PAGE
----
838: Did you miss Spending Round 2019?
Today’s entry analyses Spending Round 2019’s implications for infrastructure.
On Wednesday this week you would be forgiven for missing new Chancellor Sajid Javid’s ‘Spending Round 2019’ announcements. The main document is here.
It is relatively short at 50 pages and is the Government’s proposed spending for the financial year 2020-21; a multi-year proposal will follow next year that will ‘take into account the nature of Brexit’. Here is what this week’s document means for infrastructure.
The main item is that ‘later in the autumn’ (so we can note that in civil service speak, autumn has now started), the Government will publish a National Infrastructure Strategy. This will presumably be, or at least contain, the Government’s response to the National Infrastructure Commission’s National Infrastructure Assessment, which it published in July 2018 and to which the Government was supposed to respond in a year. Perhaps the NIC will issue an NIR (reply) to the NIS response to the NIA.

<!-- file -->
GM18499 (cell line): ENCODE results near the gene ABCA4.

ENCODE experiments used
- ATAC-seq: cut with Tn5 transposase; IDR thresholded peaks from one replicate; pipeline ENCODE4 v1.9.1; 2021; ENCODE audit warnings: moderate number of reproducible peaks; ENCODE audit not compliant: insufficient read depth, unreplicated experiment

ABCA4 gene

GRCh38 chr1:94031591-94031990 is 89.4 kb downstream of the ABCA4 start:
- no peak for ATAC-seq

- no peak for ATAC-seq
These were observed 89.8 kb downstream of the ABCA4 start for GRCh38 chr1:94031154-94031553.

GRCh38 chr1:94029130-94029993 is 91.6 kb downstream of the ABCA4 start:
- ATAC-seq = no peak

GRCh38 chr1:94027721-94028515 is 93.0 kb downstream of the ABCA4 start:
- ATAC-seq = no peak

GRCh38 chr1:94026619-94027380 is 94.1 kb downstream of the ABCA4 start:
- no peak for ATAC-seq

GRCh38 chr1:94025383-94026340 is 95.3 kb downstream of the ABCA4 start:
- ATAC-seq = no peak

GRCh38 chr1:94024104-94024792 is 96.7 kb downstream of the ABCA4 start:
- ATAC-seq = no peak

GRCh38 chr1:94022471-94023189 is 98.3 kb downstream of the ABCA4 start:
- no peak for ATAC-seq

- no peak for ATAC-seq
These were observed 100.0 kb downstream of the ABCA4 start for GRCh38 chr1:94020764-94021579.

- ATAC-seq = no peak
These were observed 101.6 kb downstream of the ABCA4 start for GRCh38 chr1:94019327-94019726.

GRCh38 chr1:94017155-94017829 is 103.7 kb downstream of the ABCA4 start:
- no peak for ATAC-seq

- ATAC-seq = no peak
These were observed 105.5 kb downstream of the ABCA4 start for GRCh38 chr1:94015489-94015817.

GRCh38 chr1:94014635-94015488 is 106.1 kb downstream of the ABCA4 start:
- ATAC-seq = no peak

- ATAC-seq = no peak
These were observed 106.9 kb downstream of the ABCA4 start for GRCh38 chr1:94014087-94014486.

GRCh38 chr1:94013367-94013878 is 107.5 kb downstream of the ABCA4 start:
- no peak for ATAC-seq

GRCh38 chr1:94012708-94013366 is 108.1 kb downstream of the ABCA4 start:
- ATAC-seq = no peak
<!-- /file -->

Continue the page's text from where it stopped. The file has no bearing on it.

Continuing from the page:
Relevant department-specific announcements are as follows:
- Defra is to receive £30 million more for air quality (perhaps supporting local authorities’ clean air zones, although rather short of the £1.5 billion called for by local authority leaders this week), £30 million for terrestrial and marine biodiversity, climate change mitigation and adaptation and related items;
- the DfT is to receive £200 million for low-emission buses and on-demand bus trials (is an on-demand bus really a big taxi?), £1.1 billion for the Strategic Road Network, £275 million for ‘maintaining rail infrastructure’, and unspecified ‘support’ for major transport projects such as the Leeds to Manchester route of Northern Powerhouse Rail, and East West rail links in the Oxford to Cambridge Arc;
- BEIS is to receive £243 million extra for the Nuclear Decommissioning Agency; and
- MHCLG is to receive ‘continued funding’ for the Midlands Engine and Northern Powerhouse.
And that’s it.